• Review: "...Mark Twain’s Autobiography 1910-2010 is both hilarious and very strange. The book exudes a unique mood of giddy amazement... Credit for both the mirth and oddness belong to cartoonist Michael Kupperman, who illustrated the book based on a manuscript he says was given to him by Twain. Given the fact that the off-kilter humour of the book is very similar to the sensibility displayed in Kupperman’s earlier work, notably his dada-esque comic book Tales Designed to Trizzle, the cynical might assume that Mark Twain is only the nominal author of this book. Yet it’s fair to say that the spirit of Twain hovers near the volume.... Aside from his debt to Twain, Kupperman belongs to the tradition of erudite humor that runs from Robert Benchley to Monty Python." – Jeet Heer, The National Post
• Review: "...[Eye of the Majestic Creature] is phenomenal.... The character, Larry, who is leagues more animatic and expressive than some of the characters around her (no doubt on purpose, as the character leaps out of each panel) is responsible for carrying the entire weight of the narrative through dialog. She does so fluidly, and through nuanced avenues.... I really enjoyed this collection, and I want to see more from this creator.... There is significant depth to this fantastic story about a girl, her guitar, and the quirks associated with staying alive." – Alex Jarvis, Spandexless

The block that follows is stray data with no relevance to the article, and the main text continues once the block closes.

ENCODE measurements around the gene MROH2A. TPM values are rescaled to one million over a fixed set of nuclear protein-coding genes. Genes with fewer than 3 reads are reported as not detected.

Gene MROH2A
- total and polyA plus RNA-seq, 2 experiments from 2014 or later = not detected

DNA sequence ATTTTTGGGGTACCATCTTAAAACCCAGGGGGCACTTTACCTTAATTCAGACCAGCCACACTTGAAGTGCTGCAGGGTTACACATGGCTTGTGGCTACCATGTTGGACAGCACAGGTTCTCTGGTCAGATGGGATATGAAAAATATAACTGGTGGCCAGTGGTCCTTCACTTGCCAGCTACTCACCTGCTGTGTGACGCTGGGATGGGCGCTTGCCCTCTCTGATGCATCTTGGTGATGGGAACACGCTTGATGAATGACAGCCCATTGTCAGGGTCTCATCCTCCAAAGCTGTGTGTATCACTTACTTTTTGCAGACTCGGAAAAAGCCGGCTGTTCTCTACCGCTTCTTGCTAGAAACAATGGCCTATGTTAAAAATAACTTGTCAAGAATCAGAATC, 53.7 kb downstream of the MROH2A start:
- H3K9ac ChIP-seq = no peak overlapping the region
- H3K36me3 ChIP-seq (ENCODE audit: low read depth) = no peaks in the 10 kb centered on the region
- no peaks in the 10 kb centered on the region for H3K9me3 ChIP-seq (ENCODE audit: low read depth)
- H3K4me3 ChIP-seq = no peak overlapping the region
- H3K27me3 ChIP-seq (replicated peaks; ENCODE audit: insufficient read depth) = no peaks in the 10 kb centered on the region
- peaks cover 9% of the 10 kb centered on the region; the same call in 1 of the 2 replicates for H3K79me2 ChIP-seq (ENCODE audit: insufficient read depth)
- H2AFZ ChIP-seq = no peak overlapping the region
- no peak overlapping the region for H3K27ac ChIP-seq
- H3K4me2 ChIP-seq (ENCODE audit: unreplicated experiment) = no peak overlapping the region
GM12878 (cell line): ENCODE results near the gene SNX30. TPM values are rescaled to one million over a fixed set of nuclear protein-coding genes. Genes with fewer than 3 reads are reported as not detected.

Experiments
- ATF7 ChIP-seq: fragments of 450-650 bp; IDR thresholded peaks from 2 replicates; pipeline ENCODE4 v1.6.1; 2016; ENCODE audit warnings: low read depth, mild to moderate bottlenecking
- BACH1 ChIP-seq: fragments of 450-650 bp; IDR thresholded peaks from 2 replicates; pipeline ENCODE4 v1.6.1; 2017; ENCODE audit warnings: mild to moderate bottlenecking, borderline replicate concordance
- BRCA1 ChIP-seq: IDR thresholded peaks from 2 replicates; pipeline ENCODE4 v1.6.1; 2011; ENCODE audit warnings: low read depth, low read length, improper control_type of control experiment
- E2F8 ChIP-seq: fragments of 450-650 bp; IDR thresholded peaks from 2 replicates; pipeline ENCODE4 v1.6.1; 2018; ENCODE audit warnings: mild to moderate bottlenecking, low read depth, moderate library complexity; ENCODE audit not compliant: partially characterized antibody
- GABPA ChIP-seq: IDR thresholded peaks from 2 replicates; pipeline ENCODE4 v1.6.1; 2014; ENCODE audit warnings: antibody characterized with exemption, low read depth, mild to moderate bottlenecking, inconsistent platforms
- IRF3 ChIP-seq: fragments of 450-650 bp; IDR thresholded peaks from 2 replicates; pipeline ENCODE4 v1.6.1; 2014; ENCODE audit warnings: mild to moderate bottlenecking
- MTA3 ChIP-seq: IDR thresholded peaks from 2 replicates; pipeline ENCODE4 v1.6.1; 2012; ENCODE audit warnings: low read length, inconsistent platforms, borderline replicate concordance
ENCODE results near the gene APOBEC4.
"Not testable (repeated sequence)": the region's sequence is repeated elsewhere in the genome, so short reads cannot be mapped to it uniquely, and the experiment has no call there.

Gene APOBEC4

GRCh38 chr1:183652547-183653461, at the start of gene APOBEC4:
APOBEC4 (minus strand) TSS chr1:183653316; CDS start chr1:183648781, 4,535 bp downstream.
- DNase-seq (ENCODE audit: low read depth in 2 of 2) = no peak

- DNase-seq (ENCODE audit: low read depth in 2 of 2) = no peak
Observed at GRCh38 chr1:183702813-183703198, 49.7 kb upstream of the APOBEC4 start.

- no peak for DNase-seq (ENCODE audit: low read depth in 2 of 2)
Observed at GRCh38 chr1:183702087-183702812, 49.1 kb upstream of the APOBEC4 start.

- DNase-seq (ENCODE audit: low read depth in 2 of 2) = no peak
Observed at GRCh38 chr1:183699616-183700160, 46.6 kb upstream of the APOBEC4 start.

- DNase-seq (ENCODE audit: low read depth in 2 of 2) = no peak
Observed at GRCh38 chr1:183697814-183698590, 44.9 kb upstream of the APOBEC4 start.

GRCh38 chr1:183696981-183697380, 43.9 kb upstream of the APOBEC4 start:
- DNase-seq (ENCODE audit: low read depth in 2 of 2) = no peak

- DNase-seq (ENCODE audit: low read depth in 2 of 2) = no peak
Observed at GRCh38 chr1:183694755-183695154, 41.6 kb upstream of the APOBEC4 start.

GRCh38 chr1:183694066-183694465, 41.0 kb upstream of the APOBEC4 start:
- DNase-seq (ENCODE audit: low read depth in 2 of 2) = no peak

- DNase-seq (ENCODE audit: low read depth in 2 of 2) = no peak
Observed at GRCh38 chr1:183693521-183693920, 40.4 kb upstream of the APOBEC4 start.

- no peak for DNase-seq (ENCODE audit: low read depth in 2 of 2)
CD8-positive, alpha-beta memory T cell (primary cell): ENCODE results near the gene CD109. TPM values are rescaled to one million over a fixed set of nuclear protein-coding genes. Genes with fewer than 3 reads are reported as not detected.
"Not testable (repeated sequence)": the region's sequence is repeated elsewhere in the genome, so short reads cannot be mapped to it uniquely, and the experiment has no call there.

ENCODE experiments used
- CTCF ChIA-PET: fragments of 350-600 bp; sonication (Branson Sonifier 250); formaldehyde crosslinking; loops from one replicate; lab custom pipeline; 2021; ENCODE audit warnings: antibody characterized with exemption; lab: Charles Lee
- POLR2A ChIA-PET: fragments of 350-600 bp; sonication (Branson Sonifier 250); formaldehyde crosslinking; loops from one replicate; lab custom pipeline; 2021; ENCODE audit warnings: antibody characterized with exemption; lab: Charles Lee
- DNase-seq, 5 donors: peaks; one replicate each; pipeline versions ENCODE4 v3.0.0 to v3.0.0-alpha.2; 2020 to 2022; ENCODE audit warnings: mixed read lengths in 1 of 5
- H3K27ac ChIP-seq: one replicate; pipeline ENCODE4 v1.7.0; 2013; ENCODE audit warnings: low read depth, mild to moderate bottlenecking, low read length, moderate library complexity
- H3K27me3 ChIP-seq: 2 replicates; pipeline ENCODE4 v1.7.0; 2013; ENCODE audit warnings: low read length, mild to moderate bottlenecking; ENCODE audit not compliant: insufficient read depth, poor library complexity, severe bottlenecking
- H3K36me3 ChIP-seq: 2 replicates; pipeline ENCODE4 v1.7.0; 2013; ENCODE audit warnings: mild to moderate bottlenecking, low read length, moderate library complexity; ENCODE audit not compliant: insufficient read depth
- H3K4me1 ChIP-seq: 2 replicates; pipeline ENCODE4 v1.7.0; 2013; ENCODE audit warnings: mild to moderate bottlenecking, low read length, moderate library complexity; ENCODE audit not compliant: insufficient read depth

• Review: "Set to Sea is the kind of comic that you give to people you love with a knowing look that says 'read this, you'll thank me later.' The kind of book that is not exclusively reserved for aficionados of the comics art form. The kind of work that, by virtue of its poetry, leaves the reader in an emotional state once he's read the final page, and that simply demands to be flipped through again immediately so that the reader might breathe in this adventure's perfume for a little longer." – Thierry Lemaire, Actua BD (translated from French)
• Review: "Paul Hornschemeier uses the medium of cartooning [in The Three Paradoxes] as the message he is sending, as each new chapter in the book references different cartoon styles and axioms.... The skill of Hornschemeier is abundant on these pages, as he effortlessly transitions from style to style. Despite that, each style fits within the story; none is so strange that it breaks the reader out of the story.... The book gets a lot of information packed into its relatively smaller frame. The book’s presentation is similarly phenomenal...; it’s really solid and uniform.... I loved it. Well done, Paul." – Alex Jarvis, Spandexless